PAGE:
A letter to retired South Yorkshire police officers praising them for their work at Hillsborough was ill-timed to say the least.
The letter which was posted and hastily removed from the website of the South Yorkshire branch of the National Association of Retired Police Officers the day after the momentous conclusions of the Hillsborough inquests, said their generation of police had faced “immense challenges”.
“You will be feeling sore, angry and disheartened, but you did a good job – we all did,” the message from the branch secretary, Rick Naylor, said.
We know that there were examples of police heroism on that fateful day but the record also catalogues the catastrophic failings of the police at that time.
Admittedly the letter does acknowledge that mistakes were made but it said Hillsborough and the miners’ dispute in the 1980s had been a tough time for police officers, who faced “bile and hatred” and reminded retired officers that “Along the way we caught the Yorkshire Ripper!”
The words are insensitive and the timing is poor. Even though the message was not supposed to end up on the association’s website it seems to reinforce the view that the Yorkshire force should be blame-free.
It is vital to consider when communicating to a closed group that when pen goes to paper the intended recipient may not be the only recipient. There is always a risk that any words intended for the few will end up being read by the masses.
Whatever the communication, timing and context must always be considered.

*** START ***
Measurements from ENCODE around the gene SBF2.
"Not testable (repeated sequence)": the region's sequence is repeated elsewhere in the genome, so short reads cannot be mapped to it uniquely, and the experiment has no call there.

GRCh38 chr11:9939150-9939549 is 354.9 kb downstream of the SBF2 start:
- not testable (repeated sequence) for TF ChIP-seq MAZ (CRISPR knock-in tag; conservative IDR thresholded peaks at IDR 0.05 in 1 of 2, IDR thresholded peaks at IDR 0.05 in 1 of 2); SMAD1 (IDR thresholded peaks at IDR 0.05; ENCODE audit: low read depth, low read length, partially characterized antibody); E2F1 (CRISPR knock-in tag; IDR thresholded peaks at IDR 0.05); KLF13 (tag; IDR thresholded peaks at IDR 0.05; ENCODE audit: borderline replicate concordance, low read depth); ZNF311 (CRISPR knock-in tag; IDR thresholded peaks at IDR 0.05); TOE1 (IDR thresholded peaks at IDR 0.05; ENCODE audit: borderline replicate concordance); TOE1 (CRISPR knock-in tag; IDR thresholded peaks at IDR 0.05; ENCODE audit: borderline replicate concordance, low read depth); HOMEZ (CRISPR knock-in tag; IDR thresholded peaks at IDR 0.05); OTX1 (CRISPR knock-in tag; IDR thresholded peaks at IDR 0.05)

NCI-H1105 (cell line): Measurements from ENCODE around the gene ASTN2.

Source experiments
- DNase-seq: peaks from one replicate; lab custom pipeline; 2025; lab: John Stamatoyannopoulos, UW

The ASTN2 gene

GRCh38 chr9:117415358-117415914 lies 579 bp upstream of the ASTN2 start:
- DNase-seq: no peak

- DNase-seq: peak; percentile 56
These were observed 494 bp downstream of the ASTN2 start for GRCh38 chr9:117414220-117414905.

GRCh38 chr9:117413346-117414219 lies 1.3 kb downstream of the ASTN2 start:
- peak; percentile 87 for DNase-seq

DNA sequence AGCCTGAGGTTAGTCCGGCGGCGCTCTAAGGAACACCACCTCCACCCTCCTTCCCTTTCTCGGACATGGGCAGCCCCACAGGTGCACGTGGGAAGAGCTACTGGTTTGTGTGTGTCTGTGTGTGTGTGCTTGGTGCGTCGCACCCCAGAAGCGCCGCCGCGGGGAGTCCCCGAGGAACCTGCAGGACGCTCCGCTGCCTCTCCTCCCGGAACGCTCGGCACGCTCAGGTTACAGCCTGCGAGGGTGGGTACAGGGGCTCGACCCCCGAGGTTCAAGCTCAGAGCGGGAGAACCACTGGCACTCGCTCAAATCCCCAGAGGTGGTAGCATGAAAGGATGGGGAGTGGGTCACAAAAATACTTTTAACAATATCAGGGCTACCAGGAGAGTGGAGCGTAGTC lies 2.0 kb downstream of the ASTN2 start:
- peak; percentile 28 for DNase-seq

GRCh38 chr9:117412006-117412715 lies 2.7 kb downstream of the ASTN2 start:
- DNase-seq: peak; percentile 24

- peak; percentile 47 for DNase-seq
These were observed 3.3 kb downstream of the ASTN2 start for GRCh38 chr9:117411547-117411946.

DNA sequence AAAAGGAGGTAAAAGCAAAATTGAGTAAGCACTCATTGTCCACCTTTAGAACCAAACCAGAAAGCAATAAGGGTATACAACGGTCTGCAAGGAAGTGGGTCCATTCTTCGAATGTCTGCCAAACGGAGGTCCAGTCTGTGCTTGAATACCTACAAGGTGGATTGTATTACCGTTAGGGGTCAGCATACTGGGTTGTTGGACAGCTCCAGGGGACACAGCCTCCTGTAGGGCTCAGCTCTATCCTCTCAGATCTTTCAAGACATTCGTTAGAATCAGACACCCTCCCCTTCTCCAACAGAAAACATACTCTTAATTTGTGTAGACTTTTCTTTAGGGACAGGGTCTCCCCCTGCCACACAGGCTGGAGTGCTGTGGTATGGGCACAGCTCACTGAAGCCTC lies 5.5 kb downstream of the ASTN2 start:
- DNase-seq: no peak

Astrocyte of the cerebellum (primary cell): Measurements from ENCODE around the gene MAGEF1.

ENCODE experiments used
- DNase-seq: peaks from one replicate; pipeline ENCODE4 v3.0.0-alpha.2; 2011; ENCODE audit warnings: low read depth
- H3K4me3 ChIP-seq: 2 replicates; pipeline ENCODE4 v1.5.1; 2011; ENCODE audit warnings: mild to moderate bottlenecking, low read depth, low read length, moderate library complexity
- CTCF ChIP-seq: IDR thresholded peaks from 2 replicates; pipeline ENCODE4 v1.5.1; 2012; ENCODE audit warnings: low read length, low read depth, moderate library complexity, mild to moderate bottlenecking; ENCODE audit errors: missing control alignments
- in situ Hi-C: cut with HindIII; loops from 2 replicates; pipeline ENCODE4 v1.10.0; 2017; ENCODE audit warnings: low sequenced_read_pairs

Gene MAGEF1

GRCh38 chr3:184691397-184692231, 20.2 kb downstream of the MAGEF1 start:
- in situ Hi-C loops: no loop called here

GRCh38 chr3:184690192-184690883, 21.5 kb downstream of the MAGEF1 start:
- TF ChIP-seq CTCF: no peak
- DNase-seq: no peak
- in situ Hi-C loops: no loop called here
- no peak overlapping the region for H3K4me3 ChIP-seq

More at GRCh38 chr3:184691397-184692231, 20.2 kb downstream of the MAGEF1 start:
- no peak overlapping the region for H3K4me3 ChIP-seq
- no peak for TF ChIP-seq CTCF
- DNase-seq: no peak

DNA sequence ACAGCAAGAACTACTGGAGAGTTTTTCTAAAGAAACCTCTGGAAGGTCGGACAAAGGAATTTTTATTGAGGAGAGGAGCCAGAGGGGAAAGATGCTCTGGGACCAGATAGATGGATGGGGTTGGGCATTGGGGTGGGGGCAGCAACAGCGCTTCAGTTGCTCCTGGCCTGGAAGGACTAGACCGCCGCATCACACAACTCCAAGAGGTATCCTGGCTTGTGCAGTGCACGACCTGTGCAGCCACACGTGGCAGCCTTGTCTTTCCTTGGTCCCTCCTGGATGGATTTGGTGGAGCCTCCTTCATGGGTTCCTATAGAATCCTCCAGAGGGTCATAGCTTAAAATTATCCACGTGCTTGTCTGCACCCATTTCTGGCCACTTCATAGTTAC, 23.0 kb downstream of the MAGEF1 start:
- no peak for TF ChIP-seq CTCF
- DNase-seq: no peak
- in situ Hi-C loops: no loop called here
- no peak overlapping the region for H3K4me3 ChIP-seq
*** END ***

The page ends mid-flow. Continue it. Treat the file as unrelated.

I don't think anyone can blame the association for wanting to reach out their members after arguably the lowest point in the force's history but, to do so immediately after the inquest verdicts and, when the tide of public opinion is clearly not on your side, was foolhardy.
Peter Neyroud, a former head of the now defunct National Police Improvement Agency and ex-Thames Valley police chief constable, said the retired officers did not seem to have “understood the seriousness of this”. He told BBC Radio 4’s Today programme: “There are undoubtedly officers who have done fantastic things in South Yorkshire over the last 20, 30 years but that was neither the moment to make that comment, nor indeed the way to phrase it.” The message on the website has since been take down, replaced by a joint press statement by Naylor and Mick Brookfield, chair of the association’s welfare group, saying they respected the verdict of the inquest and that approximately 200 retired officers had given evidence to the inquests.